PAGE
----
Reward: It’s recommended that you dedicate at least 30 seconds of reward time after you execute your new habit. Whether that’s checking it off a list, sharing your good news, noting it in a gratitude journal, or making yourself a cup of tea — rewarding your efforts releases feel-good hormones that helps to accelerate your habit creation!
As an example, if the ‘keep moving’ habit is a challenging habit for you, pair it with one that you do automatically, like getting up to get your water. What you’re doing is making a new routine: when I get up to refill my water bottle, then I do 2 yoga poses for 5 minutes. Then be rewarded by applauding yourself for doing so, and perhaps checking it off your to-do list!
4. ENHANCE POSITIVE EMOTIONS
Besides the obvious fact that positive emotions make us feel more joyous momentarily, (which of course we can all benefit from more of), positive emotions are found to expand our abilities to come up with more solutions to our problems. It turns out that positive emotions broaden our awareness and our thought processes by increasing our attention and focus to more options in the environment. Thus, positive emotions over time improve our resourcefulness potential, and therefore our resilience.
To embrace fearless positivity in the midst of uncertainty, try the following:
Create a list of things that genuinely bring a smile to your face, use photos, stories.
Dial up your playfulness, we are built to play and built through play.
Dial down negativity by being watchful of your TV news time.
Savor the good. List what went well today for you, and why it did, no matter how small it might seem to you.
5. SETTING A GOAL TO LOOK FORWARD TO
Having a goal that you’re excited about can help you feel more motivated, purposeful, and hopeful. The good news is that it doesn’t have to be complicated. It could just be a simple plan for something you’re looking forward to, like planning which flowers you’d plant this summer.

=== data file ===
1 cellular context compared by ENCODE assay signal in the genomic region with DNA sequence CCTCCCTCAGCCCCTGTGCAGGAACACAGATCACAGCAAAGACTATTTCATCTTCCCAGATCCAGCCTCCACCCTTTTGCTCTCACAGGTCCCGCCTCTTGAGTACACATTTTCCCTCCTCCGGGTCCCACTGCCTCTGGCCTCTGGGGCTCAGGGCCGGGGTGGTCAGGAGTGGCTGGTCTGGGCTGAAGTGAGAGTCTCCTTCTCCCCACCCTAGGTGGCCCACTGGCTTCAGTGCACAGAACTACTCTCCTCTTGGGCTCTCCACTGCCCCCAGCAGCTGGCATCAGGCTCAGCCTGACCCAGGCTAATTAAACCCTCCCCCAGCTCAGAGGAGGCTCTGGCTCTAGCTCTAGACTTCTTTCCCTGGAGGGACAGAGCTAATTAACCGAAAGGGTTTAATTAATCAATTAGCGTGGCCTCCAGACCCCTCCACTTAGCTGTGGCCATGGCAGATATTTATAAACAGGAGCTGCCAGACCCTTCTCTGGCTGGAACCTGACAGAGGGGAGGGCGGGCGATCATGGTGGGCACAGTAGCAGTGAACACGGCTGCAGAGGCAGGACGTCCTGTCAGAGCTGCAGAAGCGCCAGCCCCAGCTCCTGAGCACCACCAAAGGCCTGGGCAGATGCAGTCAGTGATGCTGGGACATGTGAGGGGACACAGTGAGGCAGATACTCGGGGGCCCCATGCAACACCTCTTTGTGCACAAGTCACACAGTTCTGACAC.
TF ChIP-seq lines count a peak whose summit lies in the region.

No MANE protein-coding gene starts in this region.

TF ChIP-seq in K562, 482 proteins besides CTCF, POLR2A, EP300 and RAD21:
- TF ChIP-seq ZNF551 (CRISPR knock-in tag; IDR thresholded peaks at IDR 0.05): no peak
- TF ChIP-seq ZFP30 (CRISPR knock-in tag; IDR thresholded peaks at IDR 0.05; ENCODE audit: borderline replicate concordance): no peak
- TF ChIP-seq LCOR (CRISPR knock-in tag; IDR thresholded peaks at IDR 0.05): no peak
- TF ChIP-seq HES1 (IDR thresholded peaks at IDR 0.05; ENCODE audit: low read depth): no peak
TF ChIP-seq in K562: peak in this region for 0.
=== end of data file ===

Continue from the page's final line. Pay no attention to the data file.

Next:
Researchers concluded that hope comes from your energy and excitement about a “desired what’s next”. It’s created by setting goals, figuring out the “how to”, and finding ways to maintain your willpower to follow through. And again, even a small goal can make a big difference.
During COVID-19, small and near future goals are preferable. The mere anticipation of the joy to follow through on an attainable goal is a desired feel good part of the brain. It can bring a sense of purpose and help you feel more satisfied during these challenging times.
6. PRACTICE A GROWTH MINDSET
As we have experienced in recent times, our lives and working conditions are constantly changing and evolving and we need to continually learn new skills to keep up. When you practice a growth mindset you internalize the notion that the hand you’re dealt with is just a starting point for your growth. You believe that your basic qualities are things you can cultivate through your efforts, regardless of your talent, current skills or environment.
On the other hand, if you have a “fixed mindset” you believe that your qualities are carved in stone, which means developing new skills and attitudes is close to impossible. Now, I ask you, which mind set is better to cultivate in general, but even more so in challenging times where you might be called to learn and expand?
Obviously, it’s a growth mindset. Fostering a growth mindset in the midst of a challenging situation does not mean ignoring risks, dangers, and concerns; rather it means leaning into mental agility. Open your heart to this “I can grow” practice no matter what your skills, talents or circumstances are, so your brain will help you grow from any adversity you face, and successfully take on any new challenges.